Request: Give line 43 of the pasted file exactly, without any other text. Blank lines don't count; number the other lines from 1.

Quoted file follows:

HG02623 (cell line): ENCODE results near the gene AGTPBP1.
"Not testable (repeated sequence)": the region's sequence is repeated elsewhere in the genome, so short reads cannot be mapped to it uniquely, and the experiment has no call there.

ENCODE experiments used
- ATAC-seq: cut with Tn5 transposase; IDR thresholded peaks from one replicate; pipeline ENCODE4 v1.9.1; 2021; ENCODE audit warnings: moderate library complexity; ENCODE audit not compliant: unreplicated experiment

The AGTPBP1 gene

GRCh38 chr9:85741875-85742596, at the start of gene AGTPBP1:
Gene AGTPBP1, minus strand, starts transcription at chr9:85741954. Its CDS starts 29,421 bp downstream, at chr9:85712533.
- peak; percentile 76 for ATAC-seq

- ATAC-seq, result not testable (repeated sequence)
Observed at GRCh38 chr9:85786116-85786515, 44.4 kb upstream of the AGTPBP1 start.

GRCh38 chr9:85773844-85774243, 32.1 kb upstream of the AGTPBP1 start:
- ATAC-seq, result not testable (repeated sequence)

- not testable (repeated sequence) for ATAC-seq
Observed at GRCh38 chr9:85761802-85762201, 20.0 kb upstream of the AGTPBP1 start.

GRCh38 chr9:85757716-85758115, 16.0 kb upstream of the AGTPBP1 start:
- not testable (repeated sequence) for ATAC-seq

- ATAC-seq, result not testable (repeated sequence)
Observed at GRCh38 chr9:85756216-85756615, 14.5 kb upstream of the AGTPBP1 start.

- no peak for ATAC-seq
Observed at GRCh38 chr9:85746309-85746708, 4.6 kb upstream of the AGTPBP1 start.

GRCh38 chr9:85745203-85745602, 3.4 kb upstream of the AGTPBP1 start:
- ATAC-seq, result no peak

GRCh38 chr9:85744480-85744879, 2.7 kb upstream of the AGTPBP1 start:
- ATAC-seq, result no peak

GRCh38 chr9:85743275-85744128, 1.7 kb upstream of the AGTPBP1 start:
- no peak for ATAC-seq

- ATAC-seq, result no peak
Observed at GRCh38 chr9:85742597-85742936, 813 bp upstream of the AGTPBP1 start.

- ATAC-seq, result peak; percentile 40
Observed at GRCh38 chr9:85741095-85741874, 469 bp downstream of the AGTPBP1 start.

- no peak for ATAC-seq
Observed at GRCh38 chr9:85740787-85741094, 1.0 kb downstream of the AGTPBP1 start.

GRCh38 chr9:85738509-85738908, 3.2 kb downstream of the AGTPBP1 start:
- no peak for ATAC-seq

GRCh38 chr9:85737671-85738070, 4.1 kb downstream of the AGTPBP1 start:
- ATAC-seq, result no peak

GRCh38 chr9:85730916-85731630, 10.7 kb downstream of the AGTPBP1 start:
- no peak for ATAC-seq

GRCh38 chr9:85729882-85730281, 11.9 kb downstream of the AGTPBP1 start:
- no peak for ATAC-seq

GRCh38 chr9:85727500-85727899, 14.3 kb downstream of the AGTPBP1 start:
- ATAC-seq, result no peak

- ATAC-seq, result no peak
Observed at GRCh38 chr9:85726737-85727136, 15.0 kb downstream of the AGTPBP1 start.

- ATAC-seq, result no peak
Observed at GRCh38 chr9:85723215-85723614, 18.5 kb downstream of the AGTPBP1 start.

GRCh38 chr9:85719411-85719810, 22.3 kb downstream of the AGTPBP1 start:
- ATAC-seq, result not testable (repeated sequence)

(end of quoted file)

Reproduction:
- ATAC-seq, result no peak